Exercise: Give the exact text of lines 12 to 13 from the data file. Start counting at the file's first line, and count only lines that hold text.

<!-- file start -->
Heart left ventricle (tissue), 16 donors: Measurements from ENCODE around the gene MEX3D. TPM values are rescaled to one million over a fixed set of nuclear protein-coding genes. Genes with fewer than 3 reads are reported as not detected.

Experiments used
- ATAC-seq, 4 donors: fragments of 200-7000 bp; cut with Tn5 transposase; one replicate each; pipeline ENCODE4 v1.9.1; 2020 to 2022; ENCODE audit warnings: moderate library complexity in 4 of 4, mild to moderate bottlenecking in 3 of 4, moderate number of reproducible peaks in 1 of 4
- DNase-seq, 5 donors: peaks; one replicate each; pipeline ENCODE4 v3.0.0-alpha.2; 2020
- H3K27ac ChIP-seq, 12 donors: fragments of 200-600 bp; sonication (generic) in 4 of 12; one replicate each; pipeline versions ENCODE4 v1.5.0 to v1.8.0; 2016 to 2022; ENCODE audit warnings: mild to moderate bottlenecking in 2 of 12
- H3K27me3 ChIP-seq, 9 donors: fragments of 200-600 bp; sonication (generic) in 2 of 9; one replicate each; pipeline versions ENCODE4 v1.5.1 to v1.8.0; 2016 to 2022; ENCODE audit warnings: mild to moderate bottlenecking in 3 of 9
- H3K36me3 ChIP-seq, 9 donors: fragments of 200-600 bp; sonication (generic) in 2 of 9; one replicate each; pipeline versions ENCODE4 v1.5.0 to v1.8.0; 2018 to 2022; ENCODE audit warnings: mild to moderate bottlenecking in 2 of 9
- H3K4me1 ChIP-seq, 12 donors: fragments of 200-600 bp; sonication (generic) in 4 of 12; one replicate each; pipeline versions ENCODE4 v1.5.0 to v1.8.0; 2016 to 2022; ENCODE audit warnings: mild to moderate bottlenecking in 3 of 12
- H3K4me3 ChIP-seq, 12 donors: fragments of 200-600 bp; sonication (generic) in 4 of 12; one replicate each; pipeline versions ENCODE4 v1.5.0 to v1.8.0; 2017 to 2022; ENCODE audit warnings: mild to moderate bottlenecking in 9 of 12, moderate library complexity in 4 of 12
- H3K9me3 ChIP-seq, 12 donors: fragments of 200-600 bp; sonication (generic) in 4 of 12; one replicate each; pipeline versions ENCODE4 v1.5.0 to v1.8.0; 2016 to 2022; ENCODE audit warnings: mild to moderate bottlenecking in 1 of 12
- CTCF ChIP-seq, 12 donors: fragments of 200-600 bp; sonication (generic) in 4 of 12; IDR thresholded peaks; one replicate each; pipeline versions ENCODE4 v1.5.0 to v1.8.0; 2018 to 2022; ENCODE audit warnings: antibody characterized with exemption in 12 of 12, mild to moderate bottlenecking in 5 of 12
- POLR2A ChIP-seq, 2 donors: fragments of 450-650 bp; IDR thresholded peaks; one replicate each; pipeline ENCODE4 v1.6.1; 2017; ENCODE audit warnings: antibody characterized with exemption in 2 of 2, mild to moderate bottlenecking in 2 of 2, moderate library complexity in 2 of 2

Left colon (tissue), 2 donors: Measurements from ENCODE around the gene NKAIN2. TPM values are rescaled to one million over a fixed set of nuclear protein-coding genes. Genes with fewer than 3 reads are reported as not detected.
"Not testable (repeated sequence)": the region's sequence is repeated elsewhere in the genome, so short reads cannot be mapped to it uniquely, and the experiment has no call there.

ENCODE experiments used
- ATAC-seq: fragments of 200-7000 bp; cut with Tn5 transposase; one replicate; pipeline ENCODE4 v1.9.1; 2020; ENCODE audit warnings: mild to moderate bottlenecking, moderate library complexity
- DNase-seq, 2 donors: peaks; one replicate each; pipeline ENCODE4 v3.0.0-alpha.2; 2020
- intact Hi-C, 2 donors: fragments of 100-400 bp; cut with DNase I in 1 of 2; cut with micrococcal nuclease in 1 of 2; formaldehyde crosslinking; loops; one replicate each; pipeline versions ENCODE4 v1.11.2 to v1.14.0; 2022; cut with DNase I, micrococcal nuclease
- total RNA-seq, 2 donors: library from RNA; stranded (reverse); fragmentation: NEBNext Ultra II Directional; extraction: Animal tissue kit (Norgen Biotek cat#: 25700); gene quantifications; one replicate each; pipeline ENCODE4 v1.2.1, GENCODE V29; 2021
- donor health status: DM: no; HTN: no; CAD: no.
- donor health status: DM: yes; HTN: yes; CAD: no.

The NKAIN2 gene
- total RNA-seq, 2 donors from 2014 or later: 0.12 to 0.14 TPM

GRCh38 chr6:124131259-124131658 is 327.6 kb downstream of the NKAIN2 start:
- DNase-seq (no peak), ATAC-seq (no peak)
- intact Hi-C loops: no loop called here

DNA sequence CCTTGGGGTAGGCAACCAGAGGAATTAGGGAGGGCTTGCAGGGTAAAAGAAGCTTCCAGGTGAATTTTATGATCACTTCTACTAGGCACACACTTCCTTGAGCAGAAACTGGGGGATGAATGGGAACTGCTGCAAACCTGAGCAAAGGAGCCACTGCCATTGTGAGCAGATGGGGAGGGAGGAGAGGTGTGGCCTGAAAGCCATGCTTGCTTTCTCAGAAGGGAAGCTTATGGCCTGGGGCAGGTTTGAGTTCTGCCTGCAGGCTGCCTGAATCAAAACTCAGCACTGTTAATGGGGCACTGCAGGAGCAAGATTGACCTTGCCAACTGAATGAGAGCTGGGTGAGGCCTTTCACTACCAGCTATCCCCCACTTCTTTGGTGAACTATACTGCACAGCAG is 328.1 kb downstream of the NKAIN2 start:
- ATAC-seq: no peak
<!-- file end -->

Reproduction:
- POLR2A ChIP-seq, 2 donors: fragments of 450-650 bp; IDR thresholded peaks; one replicate each; pipeline ENCODE4 v1.6.1; 2017; ENCODE audit warnings: antibody characterized with exemption in 2 of 2, mild to moderate bottlenecking in 2 of 2, moderate library complexity in 2 of 2

Left colon (tissue), 2 donors: Measurements from ENCODE around the gene NKAIN2. TPM values are rescaled to one million over a fixed set of nuclear protein-coding genes. Genes with fewer than 3 reads are reported as not detected.